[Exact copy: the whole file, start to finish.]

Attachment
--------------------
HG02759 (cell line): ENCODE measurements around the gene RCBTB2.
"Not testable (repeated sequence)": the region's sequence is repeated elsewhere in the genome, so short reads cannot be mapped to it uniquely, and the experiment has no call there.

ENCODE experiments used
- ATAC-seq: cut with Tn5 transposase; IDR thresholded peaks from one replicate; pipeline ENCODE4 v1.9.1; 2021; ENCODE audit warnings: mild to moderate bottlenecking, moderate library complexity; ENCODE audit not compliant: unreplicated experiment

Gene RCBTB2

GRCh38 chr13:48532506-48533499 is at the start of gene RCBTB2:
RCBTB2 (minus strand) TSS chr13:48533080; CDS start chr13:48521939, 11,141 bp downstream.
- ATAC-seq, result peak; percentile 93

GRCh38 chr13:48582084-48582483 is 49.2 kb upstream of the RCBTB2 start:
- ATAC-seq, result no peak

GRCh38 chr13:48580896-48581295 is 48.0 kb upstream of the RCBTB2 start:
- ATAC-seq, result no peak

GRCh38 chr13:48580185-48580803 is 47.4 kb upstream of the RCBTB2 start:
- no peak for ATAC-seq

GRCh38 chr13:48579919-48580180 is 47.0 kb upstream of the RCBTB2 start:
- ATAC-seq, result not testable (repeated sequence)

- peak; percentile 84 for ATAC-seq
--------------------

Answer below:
HG02759 (cell line): ENCODE measurements around the gene RCBTB2.
"Not testable (repeated sequence)": the region's sequence is repeated elsewhere in the genome, so short reads cannot be mapped to it uniquely, and the experiment has no call there.

ENCODE experiments used
- ATAC-seq: cut with Tn5 transposase; IDR thresholded peaks from one replicate; pipeline ENCODE4 v1.9.1; 2021; ENCODE audit warnings: mild to moderate bottlenecking, moderate library complexity; ENCODE audit not compliant: unreplicated experiment

Gene RCBTB2

GRCh38 chr13:48532506-48533499 is at the start of gene RCBTB2:
RCBTB2 (minus strand) TSS chr13:48533080; CDS start chr13:48521939, 11,141 bp downstream.
- ATAC-seq, result peak; percentile 93

GRCh38 chr13:48582084-48582483 is 49.2 kb upstream of the RCBTB2 start:
- ATAC-seq, result no peak

GRCh38 chr13:48580896-48581295 is 48.0 kb upstream of the RCBTB2 start:
- ATAC-seq, result no peak

GRCh38 chr13:48580185-48580803 is 47.4 kb upstream of the RCBTB2 start:
- no peak for ATAC-seq

GRCh38 chr13:48579919-48580180 is 47.0 kb upstream of the RCBTB2 start:
- ATAC-seq, result not testable (repeated sequence)

- peak; percentile 84 for ATAC-seq